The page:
The “Set” Face Mask Pattern
— National Picnic

The “Set” Face Mask Pattern — National Picnic

Below is the mask we put in our packages that you may make yourself with instructions listed below.

Package clarification: We do not *offer *packages, you may have heard some false information by word of mouth. We provide all of our pre-cut packages to our group to sew and donate. We need all of our sets to go toward that effort. There are no extra sets to sell. Check out the how-to listed below for getting your own supplies and workflow.

Update: This pattern is updated from the first version– we no longer stitch the bottom opening shut, so people can place whatever filter product they require as they choose. We “serge” the bottom raw edge of each square before assembly. No serger? Just skip it, it must be great simply leaving it raw, it folds in anyhow.

Missing out on something? Replacement materials:Ties work: Without flexible, you can replace 4 18″ long pieces of ribbon, shoelace, parachute cord, or stitch tubes to make narrow strips for finished straps. Ties really work extremely well, however in bulk need significantly longer amounts of material and might tangle in the wash. The wire we use is the twist tie or garden wire that is plastic layered and available from a hardware shop in small bundles, a lot of included a cutter right on the bundle. You can use pipe cleaners or bread bag ties too. Or, leave the wire out if it’s a personal mask. Masks contributed to healthcare facilities though should consist of some type of wire if at all possible. Material can be a pillowcase or sheet, or recycled cotton from cut up shirts.

Target and or Walmart sell shoelaces, bedlinens and garden wire, some even have thread and material.

The objective of THIS pattern:

To make a pattern that could be distributed to a group of individuals, to stitch on their own at varying degrees of ability, with the finest possibility of fitting faces generally, even when sewn with differing degrees of joint precision (extremely essential). To stitch as numerous masks as possible successfully with our team’s skill level and equipment/materials at hand, in the least quantity of time.


As helpful as material masks might show to be during this pandemic, they would be turned down by the medical neighborhood under regular scenarios. They are a last option item, in a world experiencing last resort requirements.

I am not able to evaluate purification rates, effectiveness … nothing. I can’t see what fabric you’ll be utilizing if you make your own. Substituting one of these masks into your work environment without the approval of your facility employer or greatest authority may still get you fired. So do your homework and know when and where it could be appropriate for you use them in your individual situation.

I make no claims about my masks avoiding the transmission of any infection in any capability.

Let’s Begin:

I’m working with a modified pleat-style mask that is an amalgam of lots of typical patterns and measurements on the internet, and tweaking them to fit my own techniques, devices, and supplies.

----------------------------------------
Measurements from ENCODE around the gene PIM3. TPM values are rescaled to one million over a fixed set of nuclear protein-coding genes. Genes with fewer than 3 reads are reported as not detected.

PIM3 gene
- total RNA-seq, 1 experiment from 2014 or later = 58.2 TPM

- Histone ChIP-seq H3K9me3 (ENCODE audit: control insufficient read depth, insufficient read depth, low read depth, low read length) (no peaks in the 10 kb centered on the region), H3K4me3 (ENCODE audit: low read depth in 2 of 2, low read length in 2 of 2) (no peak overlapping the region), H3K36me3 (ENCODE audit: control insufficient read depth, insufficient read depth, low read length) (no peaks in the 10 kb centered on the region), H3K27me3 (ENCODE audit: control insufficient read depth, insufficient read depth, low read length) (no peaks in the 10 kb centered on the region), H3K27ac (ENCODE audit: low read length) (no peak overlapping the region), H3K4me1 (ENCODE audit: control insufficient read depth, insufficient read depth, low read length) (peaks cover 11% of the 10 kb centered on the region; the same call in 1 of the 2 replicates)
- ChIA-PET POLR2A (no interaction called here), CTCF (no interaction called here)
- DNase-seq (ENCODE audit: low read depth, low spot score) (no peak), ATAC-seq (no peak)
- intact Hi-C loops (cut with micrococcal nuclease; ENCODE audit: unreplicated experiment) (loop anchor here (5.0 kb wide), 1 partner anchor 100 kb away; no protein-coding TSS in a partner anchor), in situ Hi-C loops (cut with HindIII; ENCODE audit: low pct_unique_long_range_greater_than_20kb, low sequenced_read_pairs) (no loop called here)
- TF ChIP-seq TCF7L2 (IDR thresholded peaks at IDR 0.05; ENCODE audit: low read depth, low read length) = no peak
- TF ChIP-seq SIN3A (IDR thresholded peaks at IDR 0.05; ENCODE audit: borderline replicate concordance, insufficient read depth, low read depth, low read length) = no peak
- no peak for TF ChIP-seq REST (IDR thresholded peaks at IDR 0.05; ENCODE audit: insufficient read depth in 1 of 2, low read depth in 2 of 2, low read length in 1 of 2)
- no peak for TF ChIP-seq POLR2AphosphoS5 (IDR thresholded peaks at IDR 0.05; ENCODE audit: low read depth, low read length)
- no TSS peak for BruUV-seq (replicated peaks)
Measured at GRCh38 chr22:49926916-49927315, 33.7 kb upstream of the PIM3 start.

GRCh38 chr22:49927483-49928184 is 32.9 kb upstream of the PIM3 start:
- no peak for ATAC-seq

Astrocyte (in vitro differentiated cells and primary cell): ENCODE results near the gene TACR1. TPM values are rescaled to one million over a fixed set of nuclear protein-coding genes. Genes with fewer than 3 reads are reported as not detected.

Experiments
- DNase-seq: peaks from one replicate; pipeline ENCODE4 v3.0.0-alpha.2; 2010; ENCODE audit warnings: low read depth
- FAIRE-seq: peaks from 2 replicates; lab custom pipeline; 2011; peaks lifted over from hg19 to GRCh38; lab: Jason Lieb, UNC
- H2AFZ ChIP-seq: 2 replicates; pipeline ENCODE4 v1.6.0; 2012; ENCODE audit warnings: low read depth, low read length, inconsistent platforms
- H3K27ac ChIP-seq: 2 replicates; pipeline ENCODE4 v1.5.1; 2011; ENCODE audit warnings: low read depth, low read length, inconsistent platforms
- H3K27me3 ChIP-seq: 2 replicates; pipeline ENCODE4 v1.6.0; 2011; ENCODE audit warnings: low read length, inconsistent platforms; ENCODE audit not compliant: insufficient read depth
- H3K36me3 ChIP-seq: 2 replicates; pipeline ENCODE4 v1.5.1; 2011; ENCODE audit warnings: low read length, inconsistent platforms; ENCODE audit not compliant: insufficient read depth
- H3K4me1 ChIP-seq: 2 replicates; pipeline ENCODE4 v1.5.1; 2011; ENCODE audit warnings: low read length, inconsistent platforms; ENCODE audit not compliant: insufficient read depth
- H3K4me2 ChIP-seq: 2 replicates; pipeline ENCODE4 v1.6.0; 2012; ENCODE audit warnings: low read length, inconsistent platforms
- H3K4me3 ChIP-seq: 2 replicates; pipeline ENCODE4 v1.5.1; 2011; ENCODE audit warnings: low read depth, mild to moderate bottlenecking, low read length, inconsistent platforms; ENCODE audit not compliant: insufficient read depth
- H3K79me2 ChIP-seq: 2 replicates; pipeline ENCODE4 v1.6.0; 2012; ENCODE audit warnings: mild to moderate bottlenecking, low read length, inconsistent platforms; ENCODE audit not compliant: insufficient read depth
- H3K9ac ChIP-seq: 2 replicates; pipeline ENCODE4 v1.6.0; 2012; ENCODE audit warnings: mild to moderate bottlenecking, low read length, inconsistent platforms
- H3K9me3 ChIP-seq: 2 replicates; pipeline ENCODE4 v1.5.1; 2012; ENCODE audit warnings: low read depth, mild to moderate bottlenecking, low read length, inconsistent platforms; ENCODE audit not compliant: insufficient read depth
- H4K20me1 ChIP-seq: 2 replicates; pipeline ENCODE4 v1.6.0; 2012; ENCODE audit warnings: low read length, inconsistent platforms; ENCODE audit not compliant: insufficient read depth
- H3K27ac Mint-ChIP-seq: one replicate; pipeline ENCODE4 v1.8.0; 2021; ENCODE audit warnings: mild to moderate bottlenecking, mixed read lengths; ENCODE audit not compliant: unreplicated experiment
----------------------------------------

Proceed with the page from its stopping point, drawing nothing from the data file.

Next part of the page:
Why I like THIS mask pattern:

9×9″ of fabric covers a LOT of face.

Elastic needs less resources per mask. Ties would require 18″x4 simply for one mask.

It’s square. Great because 1) Zero material waste between a grid of squares that can be cut rapidly and quickly. 2) Makers can’t screw up the orientation, every side is equal.

Best beginning off pointers:

Make ONE and test that one on a large face and a small face. See why …

My spouse tried out this mask that fit me completely. Wow. That’s not what his ears normally look like! I really believe this may be a glaring oversight of the movement. Legions of women may be making masks to fit their own smaller sized faces. Check the fit on large faces, too! (Also, this earlier mask was made with 1/4 inch flexible, not ideal.)

1/8″ flexible has the most convenient stretch. Elastics can vary considerably. If you need to work with what you got, make sure you test the very first one in case it isn’t fitting properly. Longer flexible can always be snipped and tied smaller sized. Too short flexible, can’t be extended. Err on the looser side.

Comment with any concerns and I’ll examine. Please be client with the quality of images and video, they are finished with the interest of getting things up ASAP. I’m doing the most I can with hours that seem to be passing too rapidly. I did handle to get the pleat video made!

Note it’s a 9×9 inch square mask. To utilize the pdf as a pattern, you will require to tile print it at 100%.
If you do not comprehend the pleat instructions on page three, I have actually put a video at the bottom of this page.


Material: I am utilizing surplus quilter’s weight material and comparable weight organic cotton sheeting. Some home stitching devices might gag on the pleats– use new, sharp, strong needles.

1/8″ elastic.

Twistie tie: Mine was laying around my house, no brand. I’ve because discovered more at Ace Hardware.

Here is a video aid for the last pleat making phase, which is difficult to describe on just a paper pattern:

This content was originally published here.

Leave a Reply